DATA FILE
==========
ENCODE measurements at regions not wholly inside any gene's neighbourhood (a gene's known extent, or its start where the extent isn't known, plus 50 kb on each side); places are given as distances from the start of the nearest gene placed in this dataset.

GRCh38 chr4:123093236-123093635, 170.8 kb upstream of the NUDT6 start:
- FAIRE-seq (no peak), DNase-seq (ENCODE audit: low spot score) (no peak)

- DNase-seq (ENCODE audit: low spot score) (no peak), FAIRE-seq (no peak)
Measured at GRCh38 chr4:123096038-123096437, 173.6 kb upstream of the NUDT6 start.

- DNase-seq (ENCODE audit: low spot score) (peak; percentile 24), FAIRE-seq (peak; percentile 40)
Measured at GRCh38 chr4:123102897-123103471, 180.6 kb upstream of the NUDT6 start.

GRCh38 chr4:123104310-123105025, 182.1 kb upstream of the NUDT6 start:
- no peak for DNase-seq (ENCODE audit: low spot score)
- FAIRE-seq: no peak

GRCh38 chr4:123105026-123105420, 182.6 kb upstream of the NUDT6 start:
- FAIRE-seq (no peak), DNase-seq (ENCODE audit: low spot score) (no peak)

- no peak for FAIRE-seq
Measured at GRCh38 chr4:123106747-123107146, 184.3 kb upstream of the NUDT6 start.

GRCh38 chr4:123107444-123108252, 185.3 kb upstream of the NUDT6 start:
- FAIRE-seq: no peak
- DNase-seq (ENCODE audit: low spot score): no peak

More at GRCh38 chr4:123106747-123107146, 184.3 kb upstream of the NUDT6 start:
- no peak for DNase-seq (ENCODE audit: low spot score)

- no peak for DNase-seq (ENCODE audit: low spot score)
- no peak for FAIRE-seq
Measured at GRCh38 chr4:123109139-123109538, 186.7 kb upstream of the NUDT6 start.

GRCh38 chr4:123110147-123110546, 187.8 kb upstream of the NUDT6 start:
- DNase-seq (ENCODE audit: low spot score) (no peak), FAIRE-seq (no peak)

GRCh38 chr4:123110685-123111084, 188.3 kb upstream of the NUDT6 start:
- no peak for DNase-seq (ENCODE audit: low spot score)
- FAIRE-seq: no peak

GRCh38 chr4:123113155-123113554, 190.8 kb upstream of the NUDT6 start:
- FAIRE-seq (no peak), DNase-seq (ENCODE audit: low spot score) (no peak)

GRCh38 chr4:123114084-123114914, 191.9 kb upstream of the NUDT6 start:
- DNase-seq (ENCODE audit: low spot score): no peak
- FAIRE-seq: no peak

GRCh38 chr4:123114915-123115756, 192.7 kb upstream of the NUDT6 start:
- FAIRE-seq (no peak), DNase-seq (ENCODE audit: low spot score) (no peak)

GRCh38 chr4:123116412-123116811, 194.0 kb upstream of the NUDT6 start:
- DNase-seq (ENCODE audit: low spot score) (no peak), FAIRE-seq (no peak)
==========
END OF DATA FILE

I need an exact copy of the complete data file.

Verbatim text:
ENCODE measurements at regions not wholly inside any gene's neighbourhood (a gene's known extent, or its start where the extent isn't known, plus 50 kb on each side); places are given as distances from the start of the nearest gene placed in this dataset.

GRCh38 chr4:123093236-123093635, 170.8 kb upstream of the NUDT6 start:
- FAIRE-seq (no peak), DNase-seq (ENCODE audit: low spot score) (no peak)

- DNase-seq (ENCODE audit: low spot score) (no peak), FAIRE-seq (no peak)
Measured at GRCh38 chr4:123096038-123096437, 173.6 kb upstream of the NUDT6 start.

- DNase-seq (ENCODE audit: low spot score) (peak; percentile 24), FAIRE-seq (peak; percentile 40)
Measured at GRCh38 chr4:123102897-123103471, 180.6 kb upstream of the NUDT6 start.

GRCh38 chr4:123104310-123105025, 182.1 kb upstream of the NUDT6 start:
- no peak for DNase-seq (ENCODE audit: low spot score)
- FAIRE-seq: no peak

GRCh38 chr4:123105026-123105420, 182.6 kb upstream of the NUDT6 start:
- FAIRE-seq (no peak), DNase-seq (ENCODE audit: low spot score) (no peak)

- no peak for FAIRE-seq
Measured at GRCh38 chr4:123106747-123107146, 184.3 kb upstream of the NUDT6 start.

GRCh38 chr4:123107444-123108252, 185.3 kb upstream of the NUDT6 start:
- FAIRE-seq: no peak
- DNase-seq (ENCODE audit: low spot score): no peak

More at GRCh38 chr4:123106747-123107146, 184.3 kb upstream of the NUDT6 start:
- no peak for DNase-seq (ENCODE audit: low spot score)

- no peak for DNase-seq (ENCODE audit: low spot score)
- no peak for FAIRE-seq
Measured at GRCh38 chr4:123109139-123109538, 186.7 kb upstream of the NUDT6 start.

GRCh38 chr4:123110147-123110546, 187.8 kb upstream of the NUDT6 start:
- DNase-seq (ENCODE audit: low spot score) (no peak), FAIRE-seq (no peak)

GRCh38 chr4:123110685-123111084, 188.3 kb upstream of the NUDT6 start:
- no peak for DNase-seq (ENCODE audit: low spot score)
- FAIRE-seq: no peak

GRCh38 chr4:123113155-123113554, 190.8 kb upstream of the NUDT6 start:
- FAIRE-seq (no peak), DNase-seq (ENCODE audit: low spot score) (no peak)

GRCh38 chr4:123114084-123114914, 191.9 kb upstream of the NUDT6 start:
- DNase-seq (ENCODE audit: low spot score): no peak
- FAIRE-seq: no peak

GRCh38 chr4:123114915-123115756, 192.7 kb upstream of the NUDT6 start:
- FAIRE-seq (no peak), DNase-seq (ENCODE audit: low spot score) (no peak)

GRCh38 chr4:123116412-123116811, 194.0 kb upstream of the NUDT6 start:
- DNase-seq (ENCODE audit: low spot score) (no peak), FAIRE-seq (no peak)